Secretion of resistin from cord blood mononuclear cells in response to metabolic stresses
The expression of resistin mRNA in fetal tissues and cells was examined by quantitative real-time PCR. As shown in Fig. 3a, resistin was highly expressed in cord blood mononuclear cells (CBMCs). Placenta also expressed resistin but at much lower abundance, whereas expression of resistin was not detectable in mesenchymal stem cells isolated from umbilical cord Wharton’s Jelly, nor in BeWo cells, a placental trophoblast cell line (Fig. 3a). Treating CBMCs with high glucose, palmitate, or the inflammatory factor TNFα, but not the oxidative stress inducer 4-HNE, resulted in increased levels of resistin in the culture media (Fig. 3b).
Human resistin inhibits placental mitochondrial biogenesis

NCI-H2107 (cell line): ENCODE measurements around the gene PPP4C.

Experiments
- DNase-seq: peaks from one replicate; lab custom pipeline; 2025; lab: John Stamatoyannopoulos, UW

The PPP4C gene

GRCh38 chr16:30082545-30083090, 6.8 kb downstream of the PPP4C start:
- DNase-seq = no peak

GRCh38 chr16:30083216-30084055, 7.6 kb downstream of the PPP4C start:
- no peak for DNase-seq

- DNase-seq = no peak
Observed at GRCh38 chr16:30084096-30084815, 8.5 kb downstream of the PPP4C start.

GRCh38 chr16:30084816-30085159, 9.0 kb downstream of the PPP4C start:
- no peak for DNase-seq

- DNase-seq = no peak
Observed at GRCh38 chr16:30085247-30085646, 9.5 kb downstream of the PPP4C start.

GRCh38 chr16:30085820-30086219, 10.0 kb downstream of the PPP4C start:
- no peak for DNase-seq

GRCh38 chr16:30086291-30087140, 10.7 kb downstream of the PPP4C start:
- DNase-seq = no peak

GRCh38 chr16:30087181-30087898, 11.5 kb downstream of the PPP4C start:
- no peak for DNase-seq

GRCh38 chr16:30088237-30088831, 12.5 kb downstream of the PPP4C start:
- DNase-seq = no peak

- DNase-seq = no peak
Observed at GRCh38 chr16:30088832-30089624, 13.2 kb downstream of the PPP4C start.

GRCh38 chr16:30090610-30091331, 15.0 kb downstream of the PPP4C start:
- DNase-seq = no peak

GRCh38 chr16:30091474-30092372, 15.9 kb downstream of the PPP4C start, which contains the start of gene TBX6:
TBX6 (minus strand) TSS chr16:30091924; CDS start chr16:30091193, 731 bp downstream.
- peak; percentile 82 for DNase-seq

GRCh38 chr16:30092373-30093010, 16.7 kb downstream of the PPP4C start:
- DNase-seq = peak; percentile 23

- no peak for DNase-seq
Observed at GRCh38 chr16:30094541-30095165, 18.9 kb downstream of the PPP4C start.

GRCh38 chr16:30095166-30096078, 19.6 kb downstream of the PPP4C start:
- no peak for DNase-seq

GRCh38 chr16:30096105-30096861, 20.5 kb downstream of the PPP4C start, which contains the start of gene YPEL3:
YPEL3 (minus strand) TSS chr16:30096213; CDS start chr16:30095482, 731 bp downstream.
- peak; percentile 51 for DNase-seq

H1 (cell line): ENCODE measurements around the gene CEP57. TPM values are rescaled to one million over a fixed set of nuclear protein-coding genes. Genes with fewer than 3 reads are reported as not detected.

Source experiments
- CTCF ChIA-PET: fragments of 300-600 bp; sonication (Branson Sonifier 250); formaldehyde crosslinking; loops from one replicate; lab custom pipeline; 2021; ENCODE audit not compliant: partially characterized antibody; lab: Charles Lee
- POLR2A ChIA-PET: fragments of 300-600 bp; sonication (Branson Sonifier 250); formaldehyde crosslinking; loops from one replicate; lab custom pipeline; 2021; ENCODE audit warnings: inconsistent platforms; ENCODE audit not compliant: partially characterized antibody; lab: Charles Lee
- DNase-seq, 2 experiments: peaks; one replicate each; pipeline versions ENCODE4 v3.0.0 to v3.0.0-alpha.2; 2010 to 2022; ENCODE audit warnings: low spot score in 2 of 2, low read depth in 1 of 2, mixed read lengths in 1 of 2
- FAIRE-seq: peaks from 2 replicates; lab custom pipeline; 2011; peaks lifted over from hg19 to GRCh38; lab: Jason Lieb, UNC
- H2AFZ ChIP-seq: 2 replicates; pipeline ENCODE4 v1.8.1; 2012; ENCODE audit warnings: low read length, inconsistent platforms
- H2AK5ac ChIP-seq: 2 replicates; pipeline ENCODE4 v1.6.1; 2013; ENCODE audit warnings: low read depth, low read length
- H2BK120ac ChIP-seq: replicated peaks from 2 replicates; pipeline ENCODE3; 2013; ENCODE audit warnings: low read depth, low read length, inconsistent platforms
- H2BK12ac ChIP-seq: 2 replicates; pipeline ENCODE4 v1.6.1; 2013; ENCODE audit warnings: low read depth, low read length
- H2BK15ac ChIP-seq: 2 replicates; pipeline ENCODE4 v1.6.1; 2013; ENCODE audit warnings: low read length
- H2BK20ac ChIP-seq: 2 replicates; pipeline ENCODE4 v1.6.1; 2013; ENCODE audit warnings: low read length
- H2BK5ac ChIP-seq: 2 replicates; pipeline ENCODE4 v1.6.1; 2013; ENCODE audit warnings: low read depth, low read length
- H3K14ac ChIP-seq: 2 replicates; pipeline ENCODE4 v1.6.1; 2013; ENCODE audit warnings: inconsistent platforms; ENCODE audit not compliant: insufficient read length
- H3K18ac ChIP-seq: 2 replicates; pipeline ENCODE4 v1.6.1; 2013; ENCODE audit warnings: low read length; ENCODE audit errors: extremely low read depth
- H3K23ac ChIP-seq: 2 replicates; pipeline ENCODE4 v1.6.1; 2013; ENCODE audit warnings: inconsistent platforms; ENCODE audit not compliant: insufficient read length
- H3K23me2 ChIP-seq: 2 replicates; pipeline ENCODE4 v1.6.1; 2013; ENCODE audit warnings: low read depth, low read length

We previously reported a decrease in the PGC-1α/TFAM mitochondrial biogenesis pathway in placenta of mothers with diabetes (Jiang et al. 2017). Treating human placental explants with resistin resulted in a maximal decrease in PGC-1α protein abundance at 100 ng/ml (Fig. 4a) accompanied by a significant decrease in mitochondrial DNA copy number (Fig. 4b), demonstrating the capacity of resistin to regulate placental mitochondrial biogenesis.
Human resistin decreases PGC-1α and mitochondrial energy metabolism in placental trophoblasts
Trophoblasts are the placental cells which provide the major source of nutrients for the growing embryos. In a transformed trophoblast cell line, BeWo cells, human resistin treatment also decreased the PGC-1α protein abundance (Fig. 5a) and its mRNA expression (Fig. 5b). In addition, the protein level of pyruvate dehydrogenase (PDH) was decreased by resistin treatment (Fig. 5a). Resistin also inhibited cellular ATP production (Fig. 5d), further demonstrating the influence of resistin on mitochondrial energy metabolism.